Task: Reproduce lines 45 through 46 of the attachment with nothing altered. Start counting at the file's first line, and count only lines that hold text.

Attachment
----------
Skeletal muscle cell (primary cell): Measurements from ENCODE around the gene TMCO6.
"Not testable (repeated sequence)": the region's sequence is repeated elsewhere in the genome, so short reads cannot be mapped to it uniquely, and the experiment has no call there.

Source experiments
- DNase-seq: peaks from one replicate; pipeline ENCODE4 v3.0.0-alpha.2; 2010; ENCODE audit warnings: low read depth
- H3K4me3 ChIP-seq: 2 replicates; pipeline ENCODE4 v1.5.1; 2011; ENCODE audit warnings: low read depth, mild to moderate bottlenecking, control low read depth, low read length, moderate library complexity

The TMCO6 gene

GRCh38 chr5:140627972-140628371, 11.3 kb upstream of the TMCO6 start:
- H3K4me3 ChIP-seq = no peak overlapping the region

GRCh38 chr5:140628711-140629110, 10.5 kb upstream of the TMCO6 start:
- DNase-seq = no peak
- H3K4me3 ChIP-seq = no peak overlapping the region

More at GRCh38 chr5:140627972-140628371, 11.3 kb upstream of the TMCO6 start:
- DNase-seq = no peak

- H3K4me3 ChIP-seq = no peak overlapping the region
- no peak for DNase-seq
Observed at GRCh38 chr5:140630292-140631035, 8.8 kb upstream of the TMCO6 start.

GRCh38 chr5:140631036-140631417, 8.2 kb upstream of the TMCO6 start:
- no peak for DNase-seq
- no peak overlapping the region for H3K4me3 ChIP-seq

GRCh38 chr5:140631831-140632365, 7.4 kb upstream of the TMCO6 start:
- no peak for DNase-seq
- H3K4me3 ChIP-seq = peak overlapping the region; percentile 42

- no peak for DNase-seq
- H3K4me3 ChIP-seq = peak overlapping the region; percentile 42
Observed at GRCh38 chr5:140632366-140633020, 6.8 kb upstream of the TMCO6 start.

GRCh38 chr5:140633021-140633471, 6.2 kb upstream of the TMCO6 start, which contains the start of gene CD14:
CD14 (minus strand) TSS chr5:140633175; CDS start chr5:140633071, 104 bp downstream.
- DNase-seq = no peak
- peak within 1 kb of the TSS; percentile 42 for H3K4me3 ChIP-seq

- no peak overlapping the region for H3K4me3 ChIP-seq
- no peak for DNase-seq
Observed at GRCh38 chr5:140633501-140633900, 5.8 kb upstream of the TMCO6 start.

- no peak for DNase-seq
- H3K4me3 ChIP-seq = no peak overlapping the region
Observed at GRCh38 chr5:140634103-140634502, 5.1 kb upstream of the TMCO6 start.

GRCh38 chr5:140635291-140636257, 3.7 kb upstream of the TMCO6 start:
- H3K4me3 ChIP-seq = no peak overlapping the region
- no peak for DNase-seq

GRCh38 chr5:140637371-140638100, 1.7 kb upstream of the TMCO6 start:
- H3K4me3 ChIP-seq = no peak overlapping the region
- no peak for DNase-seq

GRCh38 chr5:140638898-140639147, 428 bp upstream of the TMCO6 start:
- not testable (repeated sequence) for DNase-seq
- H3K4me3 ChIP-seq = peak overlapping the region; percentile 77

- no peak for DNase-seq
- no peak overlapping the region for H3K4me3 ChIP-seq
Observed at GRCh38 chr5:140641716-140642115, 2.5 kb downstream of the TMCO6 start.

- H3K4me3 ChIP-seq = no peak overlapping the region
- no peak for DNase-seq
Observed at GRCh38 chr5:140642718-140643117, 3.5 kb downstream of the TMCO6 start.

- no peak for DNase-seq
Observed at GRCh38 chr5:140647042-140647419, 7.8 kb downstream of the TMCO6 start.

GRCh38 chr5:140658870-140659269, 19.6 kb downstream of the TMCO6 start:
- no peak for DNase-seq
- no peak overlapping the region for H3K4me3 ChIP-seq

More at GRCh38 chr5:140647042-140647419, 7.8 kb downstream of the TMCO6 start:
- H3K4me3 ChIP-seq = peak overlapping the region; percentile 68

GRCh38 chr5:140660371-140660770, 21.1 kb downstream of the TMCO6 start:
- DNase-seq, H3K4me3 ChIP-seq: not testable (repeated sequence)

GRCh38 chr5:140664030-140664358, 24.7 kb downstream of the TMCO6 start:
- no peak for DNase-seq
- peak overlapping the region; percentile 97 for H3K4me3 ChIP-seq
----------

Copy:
- no peak for DNase-seq
- no peak overlapping the region for H3K4me3 ChIP-seq